Chapter 7 Bankruptcy Alabama: 3 Things You Need to Know

If you feel like you're in a tough spot financially, you may have considered filing for a Chapter 7 bankruptcy in Alabama. It's a big decision, so there are some important things for you to consider.
Information in this article does not constitute legal advice, it is for informational purposes only, and may not constitute the most up-to-date information. Readers should contact their attorney for advice on any particular legal matter.
  1. First, you need to determine if you qualify for Chapter 7 bankruptcy and how much it will cost you to file in Alabama.
  2. Next, it's worth exploring alternatives to Chapter 7 bankruptcy so you can weigh your options before making a decision.
  3. Lastly, you'll want to know all the specifics of Chapter 7 bankruptcy.

Chapter 7 bankruptcy is pretty common in the United States, and Alabama is no exception. If you want to get a quick estimate of your qualification and cost, you can use the Alabama Chapter 7 Calculator below.

1) How Chapter 7 Bankruptcy Works in Alabama

There are two main questions to keep in mind when looking into a Chapter 7 bankruptcy:

  1. How quickly will a Chapter 7 discharge the debt?
  2. How much is it going to cost?

When comparing different ways to get out of debt, Chapter 7 bankruptcy is usually the cheapest and fastest option compared to Chapter 13 bankruptcy, debt negotiation, debt management, and debt payoff planning.

How Fast Do You Get Relief When You File?

In Alabama, you can usually get a Chapter 7 bankruptcy discharge in as little as 120 days or four months.

When deciding to file a Chapter 7, you may hear the term "no-asset" in the Chapter 7 case. This means you may not have a house or any other valuable assets exceeding Alabama's bankruptcy exemptions. So, if you don't own any assets, this can be beneficial in Chapter 7, making it less complex. Remember that every case is unique, so you'll want to consult with an attorney if you are considering filing.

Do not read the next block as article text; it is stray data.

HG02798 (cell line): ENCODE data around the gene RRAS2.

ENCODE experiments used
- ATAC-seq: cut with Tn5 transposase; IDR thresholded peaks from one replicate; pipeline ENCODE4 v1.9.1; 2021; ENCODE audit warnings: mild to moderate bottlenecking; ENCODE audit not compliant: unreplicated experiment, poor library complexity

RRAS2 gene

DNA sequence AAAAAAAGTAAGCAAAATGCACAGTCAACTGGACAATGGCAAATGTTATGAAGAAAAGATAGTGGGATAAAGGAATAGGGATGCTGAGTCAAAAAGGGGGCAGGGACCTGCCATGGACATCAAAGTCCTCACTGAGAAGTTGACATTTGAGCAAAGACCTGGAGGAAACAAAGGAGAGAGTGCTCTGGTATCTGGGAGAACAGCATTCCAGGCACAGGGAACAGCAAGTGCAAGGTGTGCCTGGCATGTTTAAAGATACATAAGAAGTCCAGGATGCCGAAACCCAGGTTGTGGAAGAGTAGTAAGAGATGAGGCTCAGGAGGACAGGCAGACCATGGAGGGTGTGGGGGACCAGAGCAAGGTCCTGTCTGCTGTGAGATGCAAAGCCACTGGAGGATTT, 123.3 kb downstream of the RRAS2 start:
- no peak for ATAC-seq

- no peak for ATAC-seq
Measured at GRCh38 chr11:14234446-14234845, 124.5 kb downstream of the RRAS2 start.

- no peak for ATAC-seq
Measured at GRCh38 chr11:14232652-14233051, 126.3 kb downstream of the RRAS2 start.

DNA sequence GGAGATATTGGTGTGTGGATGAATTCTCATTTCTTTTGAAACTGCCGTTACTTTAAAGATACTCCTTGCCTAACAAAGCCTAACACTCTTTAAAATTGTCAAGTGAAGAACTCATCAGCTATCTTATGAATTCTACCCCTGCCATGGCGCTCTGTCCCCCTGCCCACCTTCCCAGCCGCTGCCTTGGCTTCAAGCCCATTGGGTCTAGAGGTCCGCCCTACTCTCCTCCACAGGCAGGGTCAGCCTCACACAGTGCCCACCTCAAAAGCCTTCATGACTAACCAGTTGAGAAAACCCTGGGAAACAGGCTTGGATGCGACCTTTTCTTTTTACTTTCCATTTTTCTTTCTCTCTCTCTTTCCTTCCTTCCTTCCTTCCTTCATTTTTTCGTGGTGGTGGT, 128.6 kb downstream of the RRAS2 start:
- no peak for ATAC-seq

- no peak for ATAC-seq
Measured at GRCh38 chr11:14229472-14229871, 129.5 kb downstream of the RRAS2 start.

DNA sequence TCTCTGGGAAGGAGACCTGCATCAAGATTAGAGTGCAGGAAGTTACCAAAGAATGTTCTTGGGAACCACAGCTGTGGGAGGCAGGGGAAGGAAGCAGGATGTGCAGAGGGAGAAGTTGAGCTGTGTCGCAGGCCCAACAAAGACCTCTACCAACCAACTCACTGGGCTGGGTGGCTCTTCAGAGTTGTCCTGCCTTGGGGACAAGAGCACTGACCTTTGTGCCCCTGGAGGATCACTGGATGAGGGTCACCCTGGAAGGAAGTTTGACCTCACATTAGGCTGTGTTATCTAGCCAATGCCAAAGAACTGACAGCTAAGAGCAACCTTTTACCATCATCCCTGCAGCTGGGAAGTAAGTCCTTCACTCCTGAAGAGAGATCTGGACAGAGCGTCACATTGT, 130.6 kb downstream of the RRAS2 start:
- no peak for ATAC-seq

Let's take a closer look at the benefits and challenges of a Chapter 7 bankruptcy discharge in Alabama.

How Much Does It Cost To File?

Generally, a Chapter 7 bankruptcy costs anywhere between $500 and $3000 across the country.

However, within Alabama, the cost of Chapter 7 bankruptcy can vary depending on where you file. For example. In Montgomery, may cost $1,400 for a bankruptcy attorney fee, whereas in Huntsville, it may cost $1,500. Sometimes, you can reduce the cost of filing for bankruptcy through a filing fee waiver. If you're interested, more information on the Alabama filing fee waiver can be found on the US bankruptcy court website.

How Do I Qualify?

A Chapter 7 bankruptcy is designed for those who cannot repay some debts. However, before you can file, you must go through an income evaluation to see if you qualify for a Chapter 7 bankruptcy. This evaluation is called the means test.

Unsecured debts are debts that don't have any collateral attached to them. So, if you file a Chapter 7 bankruptcy, you can discharge medical bills, personal loans, particular old income tax debts, old utility bills, credit card debts, and most personal judgments. A Chapter 7 bankruptcy is like a fresh start, allowing you to get back on your feet.

What about secured debts?

If you're looking to wipe out secured debts, such as car loans and mortgages, Chapter 7 may be able to help. However, you'll have to give up the asset to your creditor and they will have to consider it as payment in full for what you owe.

Now, let's take a deeper look into the qualification for a Chapter 7 bankruptcy.

IMPORTANT: Chapter 7 Qualification via Alabama Means Test

The Bankruptcy Means Test calculates your average monthly and annual income. This test looks at your average monthly and annual income and compares it to the median income of other households in your state.

If your average annual income or median income is lower than the Alabama median income limit, you might qualify for a Chapter 7 bankruptcy. To get an idea of whether or not you qualify, you can use the free Alabama Chapter 7 Bankruptcy Means Test Calculator below.

What if My Income Exceeds The Chapter 7 Means Test?